Why scientists say a matrilineal elite ruled New Mexico’s Pueblo Bonito

DNA testing has yielded new findings about the organization of Chaco society, which had its peak between 800 A.D. and 1100 A.D.

Larry Benson/University of Colorado Boulder Museum of Natural History via AP
This May 5, 2011, photo provided by University of Colorado Boulder Museum of Natural History adjunct curator of anthropology Larry Benson shows the Pueblo del Arroyo archaeological site at Chaco Culture National Historical Park in northwestern New Mexico.

More than a century ago, archeologists working in New Mexico’s Chaco Canyon unearthed a hidden crypt containing the remains of 14 people: members of an elite, judging by the jewelry with which they were buried, roughly 1,000 years ago.

The crypt was at the center of Pueblo Bonito, the ruins of a 650-room labyrinth. It was also at the center of a debate: Did the Chaco society operate with a strict hierarchy – and not governed communally, the way some Native American tribes are today?

Now, researchers say an analysis of DNA extracted from the crypt’s remains, combined with radiocarbon dating techniques, offers new revelations.

In a study published this week in the journal Nature Communications, the team writes that nine of the people buried in the Pueblo Bonito crypt were members of a dynasty extending over about 300 years and were related through their mothers. In other words, Chaco leadership was inherited through their mothers.

Their discovery of a matrilineal elite could shift researchers’ theories about the nature of power in Chaco society.

"For the first time, we're saying that one kinship group controlled Pueblo Bonito for more than 300 years," Steve Plog, a University of Virginia anthropologist and one of the study's co-authors, told Penn State’s news service. "This is the best evidence of a social hierarchy in the ancient Southwest."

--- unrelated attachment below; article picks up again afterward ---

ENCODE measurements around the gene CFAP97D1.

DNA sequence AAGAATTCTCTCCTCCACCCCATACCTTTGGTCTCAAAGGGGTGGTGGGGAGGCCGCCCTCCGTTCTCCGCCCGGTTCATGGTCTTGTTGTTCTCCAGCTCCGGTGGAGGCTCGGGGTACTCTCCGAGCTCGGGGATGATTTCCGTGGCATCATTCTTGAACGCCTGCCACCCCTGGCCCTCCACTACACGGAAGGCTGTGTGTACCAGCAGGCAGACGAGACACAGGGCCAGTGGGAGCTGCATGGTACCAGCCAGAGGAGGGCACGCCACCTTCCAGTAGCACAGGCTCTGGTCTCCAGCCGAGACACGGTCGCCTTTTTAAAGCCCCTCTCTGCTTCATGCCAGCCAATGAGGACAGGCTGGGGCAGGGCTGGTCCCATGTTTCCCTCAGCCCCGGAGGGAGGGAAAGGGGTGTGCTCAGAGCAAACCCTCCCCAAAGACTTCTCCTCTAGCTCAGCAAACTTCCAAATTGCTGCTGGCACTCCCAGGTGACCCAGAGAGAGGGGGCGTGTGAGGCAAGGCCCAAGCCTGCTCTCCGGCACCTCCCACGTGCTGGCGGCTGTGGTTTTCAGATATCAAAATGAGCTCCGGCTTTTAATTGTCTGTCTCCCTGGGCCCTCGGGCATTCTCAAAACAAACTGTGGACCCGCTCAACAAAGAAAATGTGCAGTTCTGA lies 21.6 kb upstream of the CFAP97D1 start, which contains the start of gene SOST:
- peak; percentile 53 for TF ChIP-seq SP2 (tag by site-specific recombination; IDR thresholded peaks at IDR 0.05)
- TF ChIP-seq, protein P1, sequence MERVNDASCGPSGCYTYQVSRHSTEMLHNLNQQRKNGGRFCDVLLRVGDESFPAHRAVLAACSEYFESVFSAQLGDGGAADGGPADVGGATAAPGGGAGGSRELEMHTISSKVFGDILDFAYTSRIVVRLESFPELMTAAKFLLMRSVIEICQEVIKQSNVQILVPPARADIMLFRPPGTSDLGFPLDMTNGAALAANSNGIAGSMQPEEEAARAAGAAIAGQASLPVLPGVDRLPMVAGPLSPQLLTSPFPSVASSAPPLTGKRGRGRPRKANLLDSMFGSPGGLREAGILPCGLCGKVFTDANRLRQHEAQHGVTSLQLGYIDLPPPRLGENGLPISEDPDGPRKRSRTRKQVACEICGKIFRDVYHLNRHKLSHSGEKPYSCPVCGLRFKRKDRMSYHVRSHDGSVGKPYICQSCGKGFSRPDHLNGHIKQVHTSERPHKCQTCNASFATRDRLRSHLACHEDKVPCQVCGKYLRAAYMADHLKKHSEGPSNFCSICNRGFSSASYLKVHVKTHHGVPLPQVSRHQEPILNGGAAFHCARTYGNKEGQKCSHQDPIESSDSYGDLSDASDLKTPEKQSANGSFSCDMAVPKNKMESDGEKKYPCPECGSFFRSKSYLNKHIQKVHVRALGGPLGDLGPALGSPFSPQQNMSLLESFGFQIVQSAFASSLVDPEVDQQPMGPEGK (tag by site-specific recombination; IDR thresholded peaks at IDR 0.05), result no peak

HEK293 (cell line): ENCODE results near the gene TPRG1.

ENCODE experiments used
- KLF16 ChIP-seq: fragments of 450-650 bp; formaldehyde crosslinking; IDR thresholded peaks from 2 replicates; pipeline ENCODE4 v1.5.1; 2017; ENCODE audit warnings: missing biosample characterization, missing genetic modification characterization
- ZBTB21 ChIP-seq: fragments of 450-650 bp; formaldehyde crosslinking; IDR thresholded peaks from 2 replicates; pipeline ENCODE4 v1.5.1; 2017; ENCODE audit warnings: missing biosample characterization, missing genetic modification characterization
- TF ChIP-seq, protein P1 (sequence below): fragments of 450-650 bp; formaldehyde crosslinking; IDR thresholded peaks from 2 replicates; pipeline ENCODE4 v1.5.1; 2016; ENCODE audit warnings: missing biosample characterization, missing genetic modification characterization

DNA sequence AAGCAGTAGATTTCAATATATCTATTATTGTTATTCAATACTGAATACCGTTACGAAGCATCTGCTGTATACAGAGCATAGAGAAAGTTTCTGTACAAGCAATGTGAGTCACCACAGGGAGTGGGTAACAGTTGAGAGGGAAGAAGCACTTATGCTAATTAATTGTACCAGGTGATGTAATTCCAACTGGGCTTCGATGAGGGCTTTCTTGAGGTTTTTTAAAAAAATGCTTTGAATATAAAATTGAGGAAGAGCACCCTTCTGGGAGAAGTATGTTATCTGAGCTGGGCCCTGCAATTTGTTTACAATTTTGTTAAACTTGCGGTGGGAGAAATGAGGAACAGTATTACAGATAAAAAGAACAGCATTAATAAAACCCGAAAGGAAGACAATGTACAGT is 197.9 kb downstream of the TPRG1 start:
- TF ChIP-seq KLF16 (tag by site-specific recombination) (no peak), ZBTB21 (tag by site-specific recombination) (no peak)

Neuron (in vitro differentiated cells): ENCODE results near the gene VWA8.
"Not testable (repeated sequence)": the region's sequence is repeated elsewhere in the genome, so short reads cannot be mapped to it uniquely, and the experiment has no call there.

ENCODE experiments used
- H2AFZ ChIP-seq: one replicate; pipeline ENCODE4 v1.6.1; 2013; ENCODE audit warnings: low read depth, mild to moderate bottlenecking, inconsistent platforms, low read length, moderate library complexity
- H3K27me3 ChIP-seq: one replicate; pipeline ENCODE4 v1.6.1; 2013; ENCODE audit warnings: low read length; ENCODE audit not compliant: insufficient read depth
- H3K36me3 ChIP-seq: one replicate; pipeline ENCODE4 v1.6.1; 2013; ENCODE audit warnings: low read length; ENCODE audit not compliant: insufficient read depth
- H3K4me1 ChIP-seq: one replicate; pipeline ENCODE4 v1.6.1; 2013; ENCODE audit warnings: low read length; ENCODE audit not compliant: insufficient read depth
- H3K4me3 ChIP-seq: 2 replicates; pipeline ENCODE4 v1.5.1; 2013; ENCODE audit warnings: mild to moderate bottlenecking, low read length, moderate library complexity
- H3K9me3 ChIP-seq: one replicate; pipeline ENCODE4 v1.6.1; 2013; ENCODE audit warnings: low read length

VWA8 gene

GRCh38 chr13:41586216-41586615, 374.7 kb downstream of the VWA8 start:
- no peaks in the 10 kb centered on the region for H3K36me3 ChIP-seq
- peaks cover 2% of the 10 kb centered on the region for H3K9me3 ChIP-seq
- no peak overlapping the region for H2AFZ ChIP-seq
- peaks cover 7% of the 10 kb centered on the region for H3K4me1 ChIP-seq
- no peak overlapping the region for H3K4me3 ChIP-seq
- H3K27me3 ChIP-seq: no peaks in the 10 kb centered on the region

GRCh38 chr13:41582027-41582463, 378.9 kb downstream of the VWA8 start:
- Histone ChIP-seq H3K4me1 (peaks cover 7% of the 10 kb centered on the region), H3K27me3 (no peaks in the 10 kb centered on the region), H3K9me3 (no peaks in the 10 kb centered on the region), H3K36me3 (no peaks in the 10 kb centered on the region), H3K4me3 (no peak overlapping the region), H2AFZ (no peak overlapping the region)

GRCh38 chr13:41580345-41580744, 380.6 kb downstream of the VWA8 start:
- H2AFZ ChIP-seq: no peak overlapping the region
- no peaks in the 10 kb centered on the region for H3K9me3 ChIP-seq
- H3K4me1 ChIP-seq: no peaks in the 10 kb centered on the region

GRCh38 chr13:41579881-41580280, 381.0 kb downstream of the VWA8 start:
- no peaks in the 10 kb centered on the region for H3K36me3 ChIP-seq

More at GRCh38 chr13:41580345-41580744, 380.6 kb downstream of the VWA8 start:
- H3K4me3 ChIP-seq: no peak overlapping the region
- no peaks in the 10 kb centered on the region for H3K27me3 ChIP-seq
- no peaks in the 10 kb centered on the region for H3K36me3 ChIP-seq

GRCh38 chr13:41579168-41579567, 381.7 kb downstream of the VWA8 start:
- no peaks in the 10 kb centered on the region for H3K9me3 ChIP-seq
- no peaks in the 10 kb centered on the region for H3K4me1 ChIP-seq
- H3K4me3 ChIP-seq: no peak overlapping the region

The first of the 14 to be buried, the team writes, was a man in his 40s who died from a blow to the head, after which he was interred with thousands of turquoise and shell beads and artifacts acquired from as far away as the Pacific Ocean and the Gulf of California – making it the “richest burial known in the American Southwest”.

"It has been clear for some time that these were venerated individuals, based on the exceptional treatment they received in the afterlife – most Chacoans were buried outside of the settlement and never with such high quantities of exotic goods," Adam Watson, a postdoctoral fellow in the American Museum of Natural History's anthropology division, told Penn State’s news service. "But previously one could only speculate about the exact nature of their relationship to one another."

Using DNA from mitochondria, sub-cellular structures that inherit DNA through the mother alone, the scientists concluded that the other eight people whose DNA they tested shared a maternal ancestor with him, according to Scientific American.

That technique is an innovative one. And in providing evidence for the hereditary nature of power among the Chacoans, it also achieves a notoriously difficult feat, as National Geographic notes: finding evidence of hereditary leadership in societies that did not have writing systems.

"If these results hold up, I think it's a game changer," American Museum of Natural History archaeologist David Thomas, who was not involved in the study, told the magazine.

But it has also raised questions about whether the researchers should have gotten the permission of tribes that consider the Chacoans their ancestors, including the Navajo, Hopi, Zuni, and Acoma.

The Native American Graves Protection Act of 1990 requires that researchers using federal funding return human remains found on federal or tribal lands to Native American groups who can prove a direct cultural connection with them. In a statement cited by Scientific American, however, the paper’s authors wrote that the ancestral link to “specific modern communities based on existing data” was impossible to establish due to the “cultural complexity of the region.”

Critics differ.

“I am dismayed that there was not an effort to engage contemporary tribal leaders prior to undertaking and publishing this study,” Rebecca Tsosie, a Native American professor at the University of Arizona who specializes in federal Indian law, told the magazine.

The research, she added, constitutes a “prime example” of “a study by cultural outsiders to dictate the truth of the history and structure of governance of the cultural insiders, Pueblo Indian nations.”

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